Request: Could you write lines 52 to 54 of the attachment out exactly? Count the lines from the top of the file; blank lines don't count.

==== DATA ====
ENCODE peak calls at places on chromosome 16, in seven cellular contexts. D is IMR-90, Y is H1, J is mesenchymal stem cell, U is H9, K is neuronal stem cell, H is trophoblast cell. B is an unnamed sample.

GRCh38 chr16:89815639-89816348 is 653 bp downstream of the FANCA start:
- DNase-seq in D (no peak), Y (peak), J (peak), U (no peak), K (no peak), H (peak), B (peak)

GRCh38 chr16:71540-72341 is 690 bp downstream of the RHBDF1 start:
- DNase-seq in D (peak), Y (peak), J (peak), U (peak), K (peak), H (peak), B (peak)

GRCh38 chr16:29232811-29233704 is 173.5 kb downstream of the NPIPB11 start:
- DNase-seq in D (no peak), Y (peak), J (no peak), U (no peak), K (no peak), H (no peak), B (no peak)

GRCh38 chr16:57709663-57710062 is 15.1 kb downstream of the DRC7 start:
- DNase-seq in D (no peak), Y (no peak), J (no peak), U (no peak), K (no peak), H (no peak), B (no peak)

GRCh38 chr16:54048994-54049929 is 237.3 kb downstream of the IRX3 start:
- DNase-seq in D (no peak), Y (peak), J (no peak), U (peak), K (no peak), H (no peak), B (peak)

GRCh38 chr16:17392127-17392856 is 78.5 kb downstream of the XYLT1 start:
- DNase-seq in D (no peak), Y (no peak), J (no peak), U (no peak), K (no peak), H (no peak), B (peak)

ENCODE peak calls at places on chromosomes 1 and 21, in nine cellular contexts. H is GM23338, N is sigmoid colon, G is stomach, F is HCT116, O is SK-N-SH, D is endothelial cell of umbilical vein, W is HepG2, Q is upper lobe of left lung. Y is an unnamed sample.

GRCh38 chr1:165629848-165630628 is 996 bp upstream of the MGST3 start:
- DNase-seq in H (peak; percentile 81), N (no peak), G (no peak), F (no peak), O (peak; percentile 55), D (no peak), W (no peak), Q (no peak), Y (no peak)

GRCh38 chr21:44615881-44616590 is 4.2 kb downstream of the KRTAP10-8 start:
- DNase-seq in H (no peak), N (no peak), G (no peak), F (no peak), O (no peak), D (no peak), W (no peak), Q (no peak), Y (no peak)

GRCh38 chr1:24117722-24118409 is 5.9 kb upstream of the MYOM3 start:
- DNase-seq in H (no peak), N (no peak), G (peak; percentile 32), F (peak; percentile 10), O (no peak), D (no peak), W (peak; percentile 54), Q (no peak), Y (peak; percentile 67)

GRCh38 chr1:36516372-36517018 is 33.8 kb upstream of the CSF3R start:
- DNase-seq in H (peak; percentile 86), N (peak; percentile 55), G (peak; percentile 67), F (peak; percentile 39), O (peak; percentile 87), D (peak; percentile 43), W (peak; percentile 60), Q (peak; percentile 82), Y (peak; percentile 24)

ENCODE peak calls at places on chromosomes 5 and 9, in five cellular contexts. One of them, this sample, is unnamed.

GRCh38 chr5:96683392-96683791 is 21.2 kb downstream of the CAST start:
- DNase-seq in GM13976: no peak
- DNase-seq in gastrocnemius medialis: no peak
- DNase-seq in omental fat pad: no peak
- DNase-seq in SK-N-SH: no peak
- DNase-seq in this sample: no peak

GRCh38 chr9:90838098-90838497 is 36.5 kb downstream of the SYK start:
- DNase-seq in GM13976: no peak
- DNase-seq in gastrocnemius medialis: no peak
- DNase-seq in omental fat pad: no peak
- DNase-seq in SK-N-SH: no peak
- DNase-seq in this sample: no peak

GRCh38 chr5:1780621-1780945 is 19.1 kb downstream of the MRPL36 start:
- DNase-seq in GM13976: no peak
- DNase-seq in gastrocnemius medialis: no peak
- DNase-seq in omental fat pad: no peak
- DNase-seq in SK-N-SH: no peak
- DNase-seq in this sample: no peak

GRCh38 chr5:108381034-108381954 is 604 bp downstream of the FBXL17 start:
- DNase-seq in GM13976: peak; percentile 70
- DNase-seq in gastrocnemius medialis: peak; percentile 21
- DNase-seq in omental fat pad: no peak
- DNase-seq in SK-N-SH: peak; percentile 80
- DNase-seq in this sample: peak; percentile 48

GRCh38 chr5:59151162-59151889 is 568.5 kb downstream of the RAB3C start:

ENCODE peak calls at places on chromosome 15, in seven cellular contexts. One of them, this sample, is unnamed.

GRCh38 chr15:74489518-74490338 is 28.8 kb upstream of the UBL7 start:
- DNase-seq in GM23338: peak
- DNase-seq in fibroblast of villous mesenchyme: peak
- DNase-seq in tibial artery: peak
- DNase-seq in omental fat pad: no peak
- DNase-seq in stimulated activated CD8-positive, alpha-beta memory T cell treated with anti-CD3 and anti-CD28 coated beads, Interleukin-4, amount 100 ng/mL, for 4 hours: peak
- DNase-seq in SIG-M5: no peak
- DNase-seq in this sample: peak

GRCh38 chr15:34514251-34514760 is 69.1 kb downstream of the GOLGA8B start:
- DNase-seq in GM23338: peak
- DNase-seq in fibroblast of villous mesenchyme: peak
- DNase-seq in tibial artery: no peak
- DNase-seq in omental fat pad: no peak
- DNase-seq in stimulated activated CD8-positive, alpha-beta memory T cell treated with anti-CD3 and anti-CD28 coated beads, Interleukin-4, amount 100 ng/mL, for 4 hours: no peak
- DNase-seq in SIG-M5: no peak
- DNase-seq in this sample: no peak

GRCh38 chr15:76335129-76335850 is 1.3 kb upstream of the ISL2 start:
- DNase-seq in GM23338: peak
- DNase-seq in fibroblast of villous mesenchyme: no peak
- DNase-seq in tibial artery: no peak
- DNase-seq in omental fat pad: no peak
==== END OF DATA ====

- DNase-seq in fibroblast of villous mesenchyme: peak
- DNase-seq in tibial artery: peak
- DNase-seq in omental fat pad: no peak